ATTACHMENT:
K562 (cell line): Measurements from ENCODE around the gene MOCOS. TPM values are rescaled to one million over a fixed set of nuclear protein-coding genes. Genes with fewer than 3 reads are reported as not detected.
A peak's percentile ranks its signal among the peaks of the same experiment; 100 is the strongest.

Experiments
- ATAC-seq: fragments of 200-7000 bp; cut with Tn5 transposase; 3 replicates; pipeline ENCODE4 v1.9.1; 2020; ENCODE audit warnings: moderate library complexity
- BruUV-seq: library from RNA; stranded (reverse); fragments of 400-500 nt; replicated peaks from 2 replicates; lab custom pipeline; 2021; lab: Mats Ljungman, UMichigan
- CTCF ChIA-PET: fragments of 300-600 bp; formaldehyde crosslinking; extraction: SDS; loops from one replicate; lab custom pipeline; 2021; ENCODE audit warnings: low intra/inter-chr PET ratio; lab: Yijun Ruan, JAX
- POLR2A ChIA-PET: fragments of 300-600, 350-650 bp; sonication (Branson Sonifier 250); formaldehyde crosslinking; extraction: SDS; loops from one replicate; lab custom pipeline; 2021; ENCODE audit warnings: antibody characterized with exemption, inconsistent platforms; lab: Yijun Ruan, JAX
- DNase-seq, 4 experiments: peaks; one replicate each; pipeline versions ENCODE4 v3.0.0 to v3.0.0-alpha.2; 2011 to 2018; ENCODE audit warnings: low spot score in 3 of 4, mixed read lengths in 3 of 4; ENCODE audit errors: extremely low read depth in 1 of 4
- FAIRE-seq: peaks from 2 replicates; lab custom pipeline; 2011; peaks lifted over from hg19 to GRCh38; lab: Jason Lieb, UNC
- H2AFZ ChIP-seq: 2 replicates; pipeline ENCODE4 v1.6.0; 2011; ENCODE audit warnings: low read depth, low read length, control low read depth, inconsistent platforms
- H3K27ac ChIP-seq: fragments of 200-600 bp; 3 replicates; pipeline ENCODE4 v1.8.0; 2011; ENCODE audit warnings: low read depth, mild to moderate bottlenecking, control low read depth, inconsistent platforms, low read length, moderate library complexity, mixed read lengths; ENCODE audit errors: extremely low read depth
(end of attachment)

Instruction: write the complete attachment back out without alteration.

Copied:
K562 (cell line): Measurements from ENCODE around the gene MOCOS. TPM values are rescaled to one million over a fixed set of nuclear protein-coding genes. Genes with fewer than 3 reads are reported as not detected.
A peak's percentile ranks its signal among the peaks of the same experiment; 100 is the strongest.

Experiments
- ATAC-seq: fragments of 200-7000 bp; cut with Tn5 transposase; 3 replicates; pipeline ENCODE4 v1.9.1; 2020; ENCODE audit warnings: moderate library complexity
- BruUV-seq: library from RNA; stranded (reverse); fragments of 400-500 nt; replicated peaks from 2 replicates; lab custom pipeline; 2021; lab: Mats Ljungman, UMichigan
- CTCF ChIA-PET: fragments of 300-600 bp; formaldehyde crosslinking; extraction: SDS; loops from one replicate; lab custom pipeline; 2021; ENCODE audit warnings: low intra/inter-chr PET ratio; lab: Yijun Ruan, JAX
- POLR2A ChIA-PET: fragments of 300-600, 350-650 bp; sonication (Branson Sonifier 250); formaldehyde crosslinking; extraction: SDS; loops from one replicate; lab custom pipeline; 2021; ENCODE audit warnings: antibody characterized with exemption, inconsistent platforms; lab: Yijun Ruan, JAX
- DNase-seq, 4 experiments: peaks; one replicate each; pipeline versions ENCODE4 v3.0.0 to v3.0.0-alpha.2; 2011 to 2018; ENCODE audit warnings: low spot score in 3 of 4, mixed read lengths in 3 of 4; ENCODE audit errors: extremely low read depth in 1 of 4
- FAIRE-seq: peaks from 2 replicates; lab custom pipeline; 2011; peaks lifted over from hg19 to GRCh38; lab: Jason Lieb, UNC
- H2AFZ ChIP-seq: 2 replicates; pipeline ENCODE4 v1.6.0; 2011; ENCODE audit warnings: low read depth, low read length, control low read depth, inconsistent platforms
- H3K27ac ChIP-seq: fragments of 200-600 bp; 3 replicates; pipeline ENCODE4 v1.8.0; 2011; ENCODE audit warnings: low read depth, mild to moderate bottlenecking, control low read depth, inconsistent platforms, low read length, moderate library complexity, mixed read lengths; ENCODE audit errors: extremely low read depth